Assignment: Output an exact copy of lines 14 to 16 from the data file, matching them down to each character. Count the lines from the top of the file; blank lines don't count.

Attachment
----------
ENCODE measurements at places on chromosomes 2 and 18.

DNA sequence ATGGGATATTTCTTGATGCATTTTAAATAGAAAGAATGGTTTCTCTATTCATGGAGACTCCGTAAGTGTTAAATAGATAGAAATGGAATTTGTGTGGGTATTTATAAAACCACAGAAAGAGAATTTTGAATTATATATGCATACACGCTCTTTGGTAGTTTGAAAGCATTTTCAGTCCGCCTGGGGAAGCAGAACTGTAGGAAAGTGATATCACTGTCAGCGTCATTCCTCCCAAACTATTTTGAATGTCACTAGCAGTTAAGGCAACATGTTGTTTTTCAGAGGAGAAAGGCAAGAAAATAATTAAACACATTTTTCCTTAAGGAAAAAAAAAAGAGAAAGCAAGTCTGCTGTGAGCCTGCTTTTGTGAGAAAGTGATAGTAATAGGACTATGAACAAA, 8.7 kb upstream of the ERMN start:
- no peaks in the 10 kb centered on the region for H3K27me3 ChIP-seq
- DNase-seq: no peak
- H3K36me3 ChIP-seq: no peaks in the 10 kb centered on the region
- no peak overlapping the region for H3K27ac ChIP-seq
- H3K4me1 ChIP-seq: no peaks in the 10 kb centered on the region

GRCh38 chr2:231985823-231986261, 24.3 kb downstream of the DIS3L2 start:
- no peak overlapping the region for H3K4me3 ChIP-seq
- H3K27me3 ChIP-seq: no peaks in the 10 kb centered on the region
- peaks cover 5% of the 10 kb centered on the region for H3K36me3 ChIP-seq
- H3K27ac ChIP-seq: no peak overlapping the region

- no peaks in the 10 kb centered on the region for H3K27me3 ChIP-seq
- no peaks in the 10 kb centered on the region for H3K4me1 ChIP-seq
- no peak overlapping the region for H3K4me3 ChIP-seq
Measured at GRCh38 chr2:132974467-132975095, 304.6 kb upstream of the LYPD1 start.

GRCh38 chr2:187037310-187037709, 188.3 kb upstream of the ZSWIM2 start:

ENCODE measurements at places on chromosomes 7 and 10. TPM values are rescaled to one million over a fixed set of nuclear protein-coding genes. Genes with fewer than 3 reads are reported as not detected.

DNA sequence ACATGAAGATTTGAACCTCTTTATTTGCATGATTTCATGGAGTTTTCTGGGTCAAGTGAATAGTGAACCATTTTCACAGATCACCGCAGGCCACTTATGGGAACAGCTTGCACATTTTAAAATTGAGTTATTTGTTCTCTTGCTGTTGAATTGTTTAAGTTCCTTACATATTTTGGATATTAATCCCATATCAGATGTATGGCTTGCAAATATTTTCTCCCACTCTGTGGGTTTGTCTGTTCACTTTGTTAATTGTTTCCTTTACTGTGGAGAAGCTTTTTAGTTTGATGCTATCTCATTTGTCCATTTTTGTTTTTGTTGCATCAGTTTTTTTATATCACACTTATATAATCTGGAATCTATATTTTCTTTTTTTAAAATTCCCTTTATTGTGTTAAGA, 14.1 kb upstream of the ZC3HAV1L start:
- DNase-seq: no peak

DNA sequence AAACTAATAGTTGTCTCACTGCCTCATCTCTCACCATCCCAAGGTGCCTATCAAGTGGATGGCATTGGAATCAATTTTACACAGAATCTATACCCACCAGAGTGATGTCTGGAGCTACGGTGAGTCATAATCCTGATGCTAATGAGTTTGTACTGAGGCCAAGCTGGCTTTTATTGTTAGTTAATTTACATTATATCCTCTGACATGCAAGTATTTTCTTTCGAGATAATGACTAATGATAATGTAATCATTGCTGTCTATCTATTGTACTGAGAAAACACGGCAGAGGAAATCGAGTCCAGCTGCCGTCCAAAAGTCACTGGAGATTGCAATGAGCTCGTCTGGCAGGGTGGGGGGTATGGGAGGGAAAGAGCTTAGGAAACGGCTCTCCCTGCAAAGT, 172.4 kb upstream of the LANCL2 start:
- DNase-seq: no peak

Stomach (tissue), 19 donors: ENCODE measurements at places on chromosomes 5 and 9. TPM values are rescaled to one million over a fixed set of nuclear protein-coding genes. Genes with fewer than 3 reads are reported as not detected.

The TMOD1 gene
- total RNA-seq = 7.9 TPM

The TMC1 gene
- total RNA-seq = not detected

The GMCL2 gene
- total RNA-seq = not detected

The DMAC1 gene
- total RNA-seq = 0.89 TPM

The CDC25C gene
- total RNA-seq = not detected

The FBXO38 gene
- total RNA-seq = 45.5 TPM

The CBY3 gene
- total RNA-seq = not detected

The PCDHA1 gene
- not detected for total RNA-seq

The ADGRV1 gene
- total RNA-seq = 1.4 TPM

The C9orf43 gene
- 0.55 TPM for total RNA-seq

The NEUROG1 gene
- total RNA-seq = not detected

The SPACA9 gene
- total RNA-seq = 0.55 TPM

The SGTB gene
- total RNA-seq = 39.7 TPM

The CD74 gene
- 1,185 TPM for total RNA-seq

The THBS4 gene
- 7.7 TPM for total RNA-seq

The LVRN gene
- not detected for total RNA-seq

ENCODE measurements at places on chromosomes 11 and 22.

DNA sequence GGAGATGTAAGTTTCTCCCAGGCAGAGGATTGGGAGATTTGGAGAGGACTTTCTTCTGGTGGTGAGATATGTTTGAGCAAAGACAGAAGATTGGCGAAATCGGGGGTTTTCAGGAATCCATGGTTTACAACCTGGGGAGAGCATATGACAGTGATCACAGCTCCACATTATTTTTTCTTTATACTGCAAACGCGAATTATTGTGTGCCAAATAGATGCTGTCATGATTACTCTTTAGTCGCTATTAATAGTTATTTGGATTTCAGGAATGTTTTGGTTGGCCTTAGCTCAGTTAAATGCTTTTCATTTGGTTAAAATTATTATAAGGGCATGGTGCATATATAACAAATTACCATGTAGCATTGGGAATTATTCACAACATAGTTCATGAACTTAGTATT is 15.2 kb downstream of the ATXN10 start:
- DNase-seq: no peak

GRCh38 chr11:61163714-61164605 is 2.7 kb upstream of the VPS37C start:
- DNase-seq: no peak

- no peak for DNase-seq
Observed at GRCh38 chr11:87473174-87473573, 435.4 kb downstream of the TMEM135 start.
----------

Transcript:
- no peaks in the 10 kb centered on the region for H3K4me1 ChIP-seq
- no peak overlapping the region for H3K4me3 ChIP-seq
Measured at GRCh38 chr2:132974467-132975095, 304.6 kb upstream of the LYPD1 start.